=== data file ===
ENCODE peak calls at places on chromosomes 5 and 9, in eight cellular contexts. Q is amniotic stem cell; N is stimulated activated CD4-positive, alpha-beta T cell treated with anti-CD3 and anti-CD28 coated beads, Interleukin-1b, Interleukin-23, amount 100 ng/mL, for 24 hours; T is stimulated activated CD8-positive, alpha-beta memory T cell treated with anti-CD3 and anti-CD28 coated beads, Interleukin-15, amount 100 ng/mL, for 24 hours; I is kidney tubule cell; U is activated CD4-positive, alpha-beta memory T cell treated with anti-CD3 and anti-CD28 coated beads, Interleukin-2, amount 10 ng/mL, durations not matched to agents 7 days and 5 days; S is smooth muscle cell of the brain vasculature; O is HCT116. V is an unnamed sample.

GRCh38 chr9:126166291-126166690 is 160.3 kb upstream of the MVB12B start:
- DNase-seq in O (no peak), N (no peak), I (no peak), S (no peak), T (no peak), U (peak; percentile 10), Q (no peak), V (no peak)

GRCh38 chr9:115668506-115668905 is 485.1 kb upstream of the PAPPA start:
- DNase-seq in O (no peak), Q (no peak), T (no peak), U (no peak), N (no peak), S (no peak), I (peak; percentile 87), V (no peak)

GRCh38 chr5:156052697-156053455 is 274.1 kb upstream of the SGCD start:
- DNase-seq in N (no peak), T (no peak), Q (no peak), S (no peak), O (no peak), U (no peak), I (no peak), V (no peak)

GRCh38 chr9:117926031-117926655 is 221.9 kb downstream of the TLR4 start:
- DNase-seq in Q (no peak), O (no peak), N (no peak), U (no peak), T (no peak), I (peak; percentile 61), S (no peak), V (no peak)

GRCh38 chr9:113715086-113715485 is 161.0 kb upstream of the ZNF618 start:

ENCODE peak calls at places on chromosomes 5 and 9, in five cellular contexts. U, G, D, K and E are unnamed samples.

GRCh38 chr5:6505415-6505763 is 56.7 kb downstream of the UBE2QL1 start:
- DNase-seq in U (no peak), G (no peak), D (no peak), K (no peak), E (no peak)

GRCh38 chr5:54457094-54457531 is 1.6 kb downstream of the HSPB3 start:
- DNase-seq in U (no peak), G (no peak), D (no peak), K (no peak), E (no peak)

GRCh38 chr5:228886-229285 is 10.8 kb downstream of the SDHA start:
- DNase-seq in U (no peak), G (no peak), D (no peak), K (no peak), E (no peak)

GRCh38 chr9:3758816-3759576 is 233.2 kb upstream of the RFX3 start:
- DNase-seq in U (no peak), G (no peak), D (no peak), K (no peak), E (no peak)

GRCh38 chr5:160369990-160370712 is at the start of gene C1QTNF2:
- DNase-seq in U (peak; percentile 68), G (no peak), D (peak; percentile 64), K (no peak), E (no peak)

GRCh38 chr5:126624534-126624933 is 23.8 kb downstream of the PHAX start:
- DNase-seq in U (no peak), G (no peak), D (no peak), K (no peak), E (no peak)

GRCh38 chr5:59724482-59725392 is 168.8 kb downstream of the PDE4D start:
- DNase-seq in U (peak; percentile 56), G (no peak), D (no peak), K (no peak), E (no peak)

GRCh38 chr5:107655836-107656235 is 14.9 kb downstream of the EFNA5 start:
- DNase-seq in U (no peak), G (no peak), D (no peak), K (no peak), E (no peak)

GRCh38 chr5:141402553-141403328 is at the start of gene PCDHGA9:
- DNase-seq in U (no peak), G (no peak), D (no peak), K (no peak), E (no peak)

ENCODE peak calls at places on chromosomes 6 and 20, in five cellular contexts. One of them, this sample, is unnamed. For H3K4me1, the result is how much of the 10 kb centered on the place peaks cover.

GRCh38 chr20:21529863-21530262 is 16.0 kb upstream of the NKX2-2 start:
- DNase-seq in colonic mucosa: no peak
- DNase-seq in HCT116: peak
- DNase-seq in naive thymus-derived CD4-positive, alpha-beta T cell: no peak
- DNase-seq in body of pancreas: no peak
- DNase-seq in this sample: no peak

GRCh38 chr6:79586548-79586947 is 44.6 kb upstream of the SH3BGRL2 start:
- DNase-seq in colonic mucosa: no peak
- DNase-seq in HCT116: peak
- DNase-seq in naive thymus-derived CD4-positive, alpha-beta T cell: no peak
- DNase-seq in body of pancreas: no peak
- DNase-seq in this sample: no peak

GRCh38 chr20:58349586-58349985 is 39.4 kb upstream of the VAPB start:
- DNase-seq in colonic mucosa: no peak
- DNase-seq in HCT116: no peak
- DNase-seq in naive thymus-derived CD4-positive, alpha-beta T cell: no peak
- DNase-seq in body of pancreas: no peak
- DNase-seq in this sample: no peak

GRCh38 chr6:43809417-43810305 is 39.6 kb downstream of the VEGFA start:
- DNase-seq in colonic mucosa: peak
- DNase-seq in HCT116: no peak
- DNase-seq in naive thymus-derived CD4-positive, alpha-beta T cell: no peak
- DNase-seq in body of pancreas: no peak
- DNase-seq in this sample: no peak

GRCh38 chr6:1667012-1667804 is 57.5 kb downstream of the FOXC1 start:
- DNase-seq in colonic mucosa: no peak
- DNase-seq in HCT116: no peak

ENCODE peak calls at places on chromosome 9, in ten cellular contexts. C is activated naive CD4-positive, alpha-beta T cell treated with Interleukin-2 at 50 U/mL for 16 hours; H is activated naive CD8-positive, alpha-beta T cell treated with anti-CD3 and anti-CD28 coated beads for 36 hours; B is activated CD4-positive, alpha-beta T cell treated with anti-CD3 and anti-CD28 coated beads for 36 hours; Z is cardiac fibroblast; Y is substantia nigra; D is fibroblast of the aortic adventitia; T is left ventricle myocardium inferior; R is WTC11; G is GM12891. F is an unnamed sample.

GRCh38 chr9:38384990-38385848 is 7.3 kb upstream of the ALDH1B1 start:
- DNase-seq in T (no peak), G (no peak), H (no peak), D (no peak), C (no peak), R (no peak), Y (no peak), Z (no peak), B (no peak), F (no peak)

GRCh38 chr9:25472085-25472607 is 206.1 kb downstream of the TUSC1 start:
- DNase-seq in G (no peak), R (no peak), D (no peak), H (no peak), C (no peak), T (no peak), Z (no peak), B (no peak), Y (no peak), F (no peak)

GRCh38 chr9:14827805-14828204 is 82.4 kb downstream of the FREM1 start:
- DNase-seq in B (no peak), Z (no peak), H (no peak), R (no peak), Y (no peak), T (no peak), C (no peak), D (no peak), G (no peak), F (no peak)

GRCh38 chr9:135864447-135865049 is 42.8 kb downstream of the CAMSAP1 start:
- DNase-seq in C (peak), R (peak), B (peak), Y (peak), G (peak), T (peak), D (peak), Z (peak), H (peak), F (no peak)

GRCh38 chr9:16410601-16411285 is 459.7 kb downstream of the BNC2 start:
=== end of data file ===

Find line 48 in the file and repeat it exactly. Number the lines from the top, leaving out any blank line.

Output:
- DNase-seq in this sample: no peak